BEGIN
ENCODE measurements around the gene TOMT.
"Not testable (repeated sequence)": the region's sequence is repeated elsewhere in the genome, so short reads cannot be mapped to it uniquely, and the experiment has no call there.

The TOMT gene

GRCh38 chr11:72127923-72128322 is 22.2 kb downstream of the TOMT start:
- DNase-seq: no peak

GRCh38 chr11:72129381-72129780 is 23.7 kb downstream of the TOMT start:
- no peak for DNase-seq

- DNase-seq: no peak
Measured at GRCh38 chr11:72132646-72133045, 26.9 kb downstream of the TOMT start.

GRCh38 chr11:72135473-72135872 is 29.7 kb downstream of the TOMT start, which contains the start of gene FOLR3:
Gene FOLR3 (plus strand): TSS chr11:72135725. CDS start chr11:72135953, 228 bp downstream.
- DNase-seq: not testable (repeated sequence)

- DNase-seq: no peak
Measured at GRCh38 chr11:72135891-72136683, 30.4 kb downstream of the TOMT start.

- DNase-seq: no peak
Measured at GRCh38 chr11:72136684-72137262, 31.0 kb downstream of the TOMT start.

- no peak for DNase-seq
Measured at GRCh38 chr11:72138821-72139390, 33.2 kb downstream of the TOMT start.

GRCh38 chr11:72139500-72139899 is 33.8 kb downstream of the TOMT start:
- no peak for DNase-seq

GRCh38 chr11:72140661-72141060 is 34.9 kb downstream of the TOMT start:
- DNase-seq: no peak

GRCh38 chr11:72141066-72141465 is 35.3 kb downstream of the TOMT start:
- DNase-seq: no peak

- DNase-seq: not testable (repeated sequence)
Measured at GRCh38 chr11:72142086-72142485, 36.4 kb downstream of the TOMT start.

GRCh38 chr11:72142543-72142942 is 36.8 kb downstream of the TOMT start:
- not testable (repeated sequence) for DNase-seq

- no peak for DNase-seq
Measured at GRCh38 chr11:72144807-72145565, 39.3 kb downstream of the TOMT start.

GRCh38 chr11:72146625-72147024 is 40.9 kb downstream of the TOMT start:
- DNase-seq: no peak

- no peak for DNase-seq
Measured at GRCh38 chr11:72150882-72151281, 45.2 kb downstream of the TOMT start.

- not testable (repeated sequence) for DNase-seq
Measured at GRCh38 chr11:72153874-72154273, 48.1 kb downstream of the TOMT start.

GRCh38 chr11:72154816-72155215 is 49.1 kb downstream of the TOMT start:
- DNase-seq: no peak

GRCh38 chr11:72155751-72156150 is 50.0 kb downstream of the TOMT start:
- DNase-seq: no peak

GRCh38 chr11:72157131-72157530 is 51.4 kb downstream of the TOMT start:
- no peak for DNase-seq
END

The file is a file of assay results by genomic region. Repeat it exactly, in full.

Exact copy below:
ENCODE measurements around the gene TOMT.
"Not testable (repeated sequence)": the region's sequence is repeated elsewhere in the genome, so short reads cannot be mapped to it uniquely, and the experiment has no call there.

The TOMT gene

GRCh38 chr11:72127923-72128322 is 22.2 kb downstream of the TOMT start:
- DNase-seq: no peak

GRCh38 chr11:72129381-72129780 is 23.7 kb downstream of the TOMT start:
- no peak for DNase-seq

- DNase-seq: no peak
Measured at GRCh38 chr11:72132646-72133045, 26.9 kb downstream of the TOMT start.

GRCh38 chr11:72135473-72135872 is 29.7 kb downstream of the TOMT start, which contains the start of gene FOLR3:
Gene FOLR3 (plus strand): TSS chr11:72135725. CDS start chr11:72135953, 228 bp downstream.
- DNase-seq: not testable (repeated sequence)

- DNase-seq: no peak
Measured at GRCh38 chr11:72135891-72136683, 30.4 kb downstream of the TOMT start.

- DNase-seq: no peak
Measured at GRCh38 chr11:72136684-72137262, 31.0 kb downstream of the TOMT start.

- no peak for DNase-seq
Measured at GRCh38 chr11:72138821-72139390, 33.2 kb downstream of the TOMT start.

GRCh38 chr11:72139500-72139899 is 33.8 kb downstream of the TOMT start:
- no peak for DNase-seq

GRCh38 chr11:72140661-72141060 is 34.9 kb downstream of the TOMT start:
- DNase-seq: no peak

GRCh38 chr11:72141066-72141465 is 35.3 kb downstream of the TOMT start:
- DNase-seq: no peak

- DNase-seq: not testable (repeated sequence)
Measured at GRCh38 chr11:72142086-72142485, 36.4 kb downstream of the TOMT start.

GRCh38 chr11:72142543-72142942 is 36.8 kb downstream of the TOMT start:
- not testable (repeated sequence) for DNase-seq

- no peak for DNase-seq
Measured at GRCh38 chr11:72144807-72145565, 39.3 kb downstream of the TOMT start.

GRCh38 chr11:72146625-72147024 is 40.9 kb downstream of the TOMT start:
- DNase-seq: no peak

- no peak for DNase-seq
Measured at GRCh38 chr11:72150882-72151281, 45.2 kb downstream of the TOMT start.

- not testable (repeated sequence) for DNase-seq
Measured at GRCh38 chr11:72153874-72154273, 48.1 kb downstream of the TOMT start.

GRCh38 chr11:72154816-72155215 is 49.1 kb downstream of the TOMT start:
- DNase-seq: no peak

GRCh38 chr11:72155751-72156150 is 50.0 kb downstream of the TOMT start:
- DNase-seq: no peak

GRCh38 chr11:72157131-72157530 is 51.4 kb downstream of the TOMT start:
- no peak for DNase-seq